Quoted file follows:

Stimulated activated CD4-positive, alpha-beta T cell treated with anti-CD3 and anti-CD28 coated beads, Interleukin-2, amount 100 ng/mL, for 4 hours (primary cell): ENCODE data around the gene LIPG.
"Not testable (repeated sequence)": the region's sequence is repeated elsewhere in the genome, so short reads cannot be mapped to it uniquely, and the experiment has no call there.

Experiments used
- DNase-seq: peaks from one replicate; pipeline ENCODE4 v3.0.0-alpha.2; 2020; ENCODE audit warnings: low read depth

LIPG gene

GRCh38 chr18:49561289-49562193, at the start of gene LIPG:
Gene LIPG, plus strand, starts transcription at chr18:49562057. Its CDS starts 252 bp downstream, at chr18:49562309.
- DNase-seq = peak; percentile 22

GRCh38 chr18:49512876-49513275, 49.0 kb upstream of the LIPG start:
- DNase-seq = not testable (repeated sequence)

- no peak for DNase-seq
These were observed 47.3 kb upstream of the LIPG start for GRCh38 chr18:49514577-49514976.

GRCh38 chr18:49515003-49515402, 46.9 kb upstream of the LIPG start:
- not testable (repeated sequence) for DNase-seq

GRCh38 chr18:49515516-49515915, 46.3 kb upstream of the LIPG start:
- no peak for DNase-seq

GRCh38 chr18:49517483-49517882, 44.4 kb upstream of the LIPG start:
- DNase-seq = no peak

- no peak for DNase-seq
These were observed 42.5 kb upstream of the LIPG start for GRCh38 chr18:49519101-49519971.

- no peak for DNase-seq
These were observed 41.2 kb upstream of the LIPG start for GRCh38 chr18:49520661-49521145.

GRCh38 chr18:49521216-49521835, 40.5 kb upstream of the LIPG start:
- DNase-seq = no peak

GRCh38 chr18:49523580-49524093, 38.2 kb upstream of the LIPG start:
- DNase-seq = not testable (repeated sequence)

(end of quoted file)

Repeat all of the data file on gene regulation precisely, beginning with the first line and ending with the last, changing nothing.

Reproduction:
Stimulated activated CD4-positive, alpha-beta T cell treated with anti-CD3 and anti-CD28 coated beads, Interleukin-2, amount 100 ng/mL, for 4 hours (primary cell): ENCODE data around the gene LIPG.
"Not testable (repeated sequence)": the region's sequence is repeated elsewhere in the genome, so short reads cannot be mapped to it uniquely, and the experiment has no call there.

Experiments used
- DNase-seq: peaks from one replicate; pipeline ENCODE4 v3.0.0-alpha.2; 2020; ENCODE audit warnings: low read depth

LIPG gene

GRCh38 chr18:49561289-49562193, at the start of gene LIPG:
Gene LIPG, plus strand, starts transcription at chr18:49562057. Its CDS starts 252 bp downstream, at chr18:49562309.
- DNase-seq = peak; percentile 22

GRCh38 chr18:49512876-49513275, 49.0 kb upstream of the LIPG start:
- DNase-seq = not testable (repeated sequence)

- no peak for DNase-seq
These were observed 47.3 kb upstream of the LIPG start for GRCh38 chr18:49514577-49514976.

GRCh38 chr18:49515003-49515402, 46.9 kb upstream of the LIPG start:
- not testable (repeated sequence) for DNase-seq

GRCh38 chr18:49515516-49515915, 46.3 kb upstream of the LIPG start:
- no peak for DNase-seq

GRCh38 chr18:49517483-49517882, 44.4 kb upstream of the LIPG start:
- DNase-seq = no peak

- no peak for DNase-seq
These were observed 42.5 kb upstream of the LIPG start for GRCh38 chr18:49519101-49519971.

- no peak for DNase-seq
These were observed 41.2 kb upstream of the LIPG start for GRCh38 chr18:49520661-49521145.

GRCh38 chr18:49521216-49521835, 40.5 kb upstream of the LIPG start:
- DNase-seq = no peak

GRCh38 chr18:49523580-49524093, 38.2 kb upstream of the LIPG start:
- DNase-seq = not testable (repeated sequence)